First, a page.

Structural Issues for storage in attic

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Old 01-04-15, 07:58 PM
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Structural Issues for storage in attic

Hi,

I currently live in a 1970's home with a attached ~20x20' 2 stall garage. We are in desperate need of more storage so i thought above the garage would be the perfect spot.

When i bought the home our inspector noted structural issues with the garage ceiling rafters. Above the garage there is a flat roof that mid way through transitions to a steep angle. At that transition point the builders put the load of the roof on the 2x6 ceiling rafters that span the entire 20 ft garage. Obviously the 20ft long 2x6 cant hold a large flat roof. It was evident by the cracking drywall. We insisted the issue be fixed without a pole in the garage. The hired contractor installed a 18"x6" 20 ft LVL from side to side. Then installed 2x12" LVL's running front to back. They put the load of the roof on the 18x6" and than lag bolted each existing 2x6 to the 2x12 using strapping essentially cutting the span of the 20ft long 2x6's in half.

With all this reinforcement i thought it would be no issue to install shelving and what not in the attic. I roughly closed off the area under the flat roof (approx 8x20) and built shelving. Well today we started loading up the shelves. After doing so i went in the garage and noticed the existing cracks that i had caulked and painted up were re-opened and ran further. They are perfectly straight so im sure its along the joints.

The million dollar question is: are the cracks just getting worse due to normal deflection? Since the drywall is just glued and nailed since it was broken before is it just opening up more? or do we have a more structural issue? Could i just re-drywall it with screws/glue and be good? Do i need more re-enforcement? could i just sister more 2x6's in?

Attached are some pictures & drawings to help understand whats there - shows pic of storage area.

#1 is where the 2x6's are lagged to the LVL. #2 is the vertial boards that take the weight of the flat roof to the LVL.
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Shows the garage roof line from outside.
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Whats your opinion on the fix? Of course with cost being low while being safe?

Thanks,
Mitchell
 
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Old 01-04-15, 09:38 PM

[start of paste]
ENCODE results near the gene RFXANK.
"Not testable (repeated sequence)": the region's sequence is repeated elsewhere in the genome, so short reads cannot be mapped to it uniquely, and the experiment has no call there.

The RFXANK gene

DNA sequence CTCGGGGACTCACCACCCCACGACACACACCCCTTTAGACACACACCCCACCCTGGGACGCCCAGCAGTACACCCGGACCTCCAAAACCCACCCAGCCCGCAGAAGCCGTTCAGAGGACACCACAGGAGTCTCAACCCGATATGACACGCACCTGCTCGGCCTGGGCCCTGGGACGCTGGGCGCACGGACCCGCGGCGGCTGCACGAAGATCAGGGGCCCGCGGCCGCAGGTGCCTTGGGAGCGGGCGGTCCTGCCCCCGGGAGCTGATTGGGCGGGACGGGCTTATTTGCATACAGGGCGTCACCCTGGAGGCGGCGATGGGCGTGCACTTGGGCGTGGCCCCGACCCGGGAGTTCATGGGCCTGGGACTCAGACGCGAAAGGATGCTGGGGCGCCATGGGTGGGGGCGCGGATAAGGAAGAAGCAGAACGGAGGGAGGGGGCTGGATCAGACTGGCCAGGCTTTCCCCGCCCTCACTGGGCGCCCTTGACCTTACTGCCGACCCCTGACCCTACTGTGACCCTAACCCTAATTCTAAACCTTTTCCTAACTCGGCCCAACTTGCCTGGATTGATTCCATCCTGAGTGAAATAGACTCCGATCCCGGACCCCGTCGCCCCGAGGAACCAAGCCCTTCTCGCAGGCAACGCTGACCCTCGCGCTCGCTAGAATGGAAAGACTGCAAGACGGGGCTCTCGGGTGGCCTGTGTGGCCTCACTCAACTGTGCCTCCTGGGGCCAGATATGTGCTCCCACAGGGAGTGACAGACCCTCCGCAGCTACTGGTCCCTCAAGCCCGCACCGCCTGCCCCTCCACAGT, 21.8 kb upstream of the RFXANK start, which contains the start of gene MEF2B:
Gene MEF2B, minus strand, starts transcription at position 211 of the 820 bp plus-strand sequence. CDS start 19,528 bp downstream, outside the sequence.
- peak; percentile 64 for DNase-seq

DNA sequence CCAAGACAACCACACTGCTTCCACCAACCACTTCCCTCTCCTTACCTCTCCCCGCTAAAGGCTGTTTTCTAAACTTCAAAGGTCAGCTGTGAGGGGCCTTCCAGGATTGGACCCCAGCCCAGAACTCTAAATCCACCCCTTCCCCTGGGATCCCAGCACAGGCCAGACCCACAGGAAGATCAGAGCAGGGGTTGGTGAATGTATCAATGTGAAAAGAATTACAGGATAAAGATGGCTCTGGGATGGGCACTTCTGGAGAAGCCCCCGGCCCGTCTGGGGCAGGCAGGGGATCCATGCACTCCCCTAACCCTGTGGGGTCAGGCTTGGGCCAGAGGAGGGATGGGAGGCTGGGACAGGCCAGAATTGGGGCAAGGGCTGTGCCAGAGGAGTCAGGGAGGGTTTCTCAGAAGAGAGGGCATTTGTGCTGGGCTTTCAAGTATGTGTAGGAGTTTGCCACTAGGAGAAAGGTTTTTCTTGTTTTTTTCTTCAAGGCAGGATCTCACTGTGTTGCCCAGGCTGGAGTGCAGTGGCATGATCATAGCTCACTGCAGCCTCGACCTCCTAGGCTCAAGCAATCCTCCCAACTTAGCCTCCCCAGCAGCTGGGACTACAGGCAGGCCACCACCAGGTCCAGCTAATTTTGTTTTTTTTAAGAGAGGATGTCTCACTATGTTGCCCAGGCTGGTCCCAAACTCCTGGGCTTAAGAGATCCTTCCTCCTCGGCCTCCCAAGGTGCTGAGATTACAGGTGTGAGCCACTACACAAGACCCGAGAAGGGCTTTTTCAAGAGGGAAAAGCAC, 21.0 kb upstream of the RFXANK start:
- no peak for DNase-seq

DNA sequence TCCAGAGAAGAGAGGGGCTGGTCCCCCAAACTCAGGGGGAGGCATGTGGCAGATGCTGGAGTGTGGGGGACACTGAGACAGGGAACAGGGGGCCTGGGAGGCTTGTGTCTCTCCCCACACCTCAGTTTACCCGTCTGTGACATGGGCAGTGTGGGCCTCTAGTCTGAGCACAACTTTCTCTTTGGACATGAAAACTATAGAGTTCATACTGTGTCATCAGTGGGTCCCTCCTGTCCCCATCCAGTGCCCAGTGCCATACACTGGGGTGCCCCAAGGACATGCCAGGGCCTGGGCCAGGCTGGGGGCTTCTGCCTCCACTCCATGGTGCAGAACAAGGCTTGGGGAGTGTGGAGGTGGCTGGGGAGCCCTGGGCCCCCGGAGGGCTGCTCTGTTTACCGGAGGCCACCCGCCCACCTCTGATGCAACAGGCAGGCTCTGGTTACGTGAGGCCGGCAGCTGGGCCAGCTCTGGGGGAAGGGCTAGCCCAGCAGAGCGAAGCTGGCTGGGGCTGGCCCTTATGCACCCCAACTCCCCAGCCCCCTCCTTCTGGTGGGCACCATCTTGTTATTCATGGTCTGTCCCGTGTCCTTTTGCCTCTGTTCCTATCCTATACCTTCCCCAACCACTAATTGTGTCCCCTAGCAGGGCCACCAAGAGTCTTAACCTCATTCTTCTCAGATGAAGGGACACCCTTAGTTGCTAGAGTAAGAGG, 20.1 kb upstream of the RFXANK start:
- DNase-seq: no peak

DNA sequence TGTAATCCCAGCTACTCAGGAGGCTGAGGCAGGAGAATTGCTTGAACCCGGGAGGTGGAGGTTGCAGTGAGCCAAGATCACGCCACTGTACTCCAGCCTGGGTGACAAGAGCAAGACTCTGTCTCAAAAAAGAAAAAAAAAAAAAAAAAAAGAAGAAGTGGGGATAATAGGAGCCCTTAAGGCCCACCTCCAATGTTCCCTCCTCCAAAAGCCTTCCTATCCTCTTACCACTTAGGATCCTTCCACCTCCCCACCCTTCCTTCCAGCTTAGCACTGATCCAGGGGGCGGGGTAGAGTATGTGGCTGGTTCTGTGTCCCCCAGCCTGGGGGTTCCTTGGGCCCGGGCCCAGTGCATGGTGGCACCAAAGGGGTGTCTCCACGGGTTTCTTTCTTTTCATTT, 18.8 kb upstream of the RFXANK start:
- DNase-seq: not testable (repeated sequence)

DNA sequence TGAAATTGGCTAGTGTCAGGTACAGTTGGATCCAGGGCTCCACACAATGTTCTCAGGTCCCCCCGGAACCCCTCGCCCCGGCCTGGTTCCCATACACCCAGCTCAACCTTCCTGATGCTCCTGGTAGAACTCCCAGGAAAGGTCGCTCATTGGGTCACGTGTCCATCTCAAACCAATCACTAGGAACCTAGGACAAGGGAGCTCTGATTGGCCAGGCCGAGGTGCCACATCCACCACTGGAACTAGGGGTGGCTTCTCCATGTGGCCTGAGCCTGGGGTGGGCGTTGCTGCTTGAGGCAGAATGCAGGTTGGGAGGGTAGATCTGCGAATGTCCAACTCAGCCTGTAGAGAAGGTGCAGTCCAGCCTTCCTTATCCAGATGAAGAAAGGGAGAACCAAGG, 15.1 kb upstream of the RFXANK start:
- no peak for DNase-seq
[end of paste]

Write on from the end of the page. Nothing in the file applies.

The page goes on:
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Welcome to the forums.

Nice house

We're only seeing a limited view in your storage area picture. Did you build a floor on top of the garage ceiling and then put everything on top of that ?

So where your storage area is.... it's on top of 20' long 2x6's. If I have that correct.... you can't put much weight up there. That's a long span.
 
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Old 01-05-15, 05:24 AM
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Did you have your repair engineered? If so did they they design for the weight of storage?

Without knowing more I would not use the attic for storage. Many think just because there is space in the attic that it is OK to load it up. It is not unusual for the bottom chord of a truss or ceiling joist to be designed to carry nothing more than the weight of the ceiling below. Unless designed and built to carry the additional load attics are generally not built for storage. It's one reason ceiling joists are often smaller than floor joists.
 
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Old 01-05-15, 08:41 AM
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Im not sure if it was or not. I am assuming not since the floor deflects enough now to crack the drywall. I am just trying to figure out what i could do to fix the situation. sister 2x6's with blocking? run 2x10's?
 
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Old 01-05-15, 09:55 AM
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I'm not sure where the deflection is occurring in relation to where those LVL beams are supporting, but any deflection from them and I would be seriously concerned.

Creating a storage area is often a design problem when the initial use is intended to be limited. Later in the life of the building it gets filled to the max as no one knew there was a limit. Thus, building codes usually require the initial conversion to meet a reasonably predictable maximum load.

Now, why it wasn't brought up to a higher level from the start I do not know, but would be inclined to ask.

Bud
 
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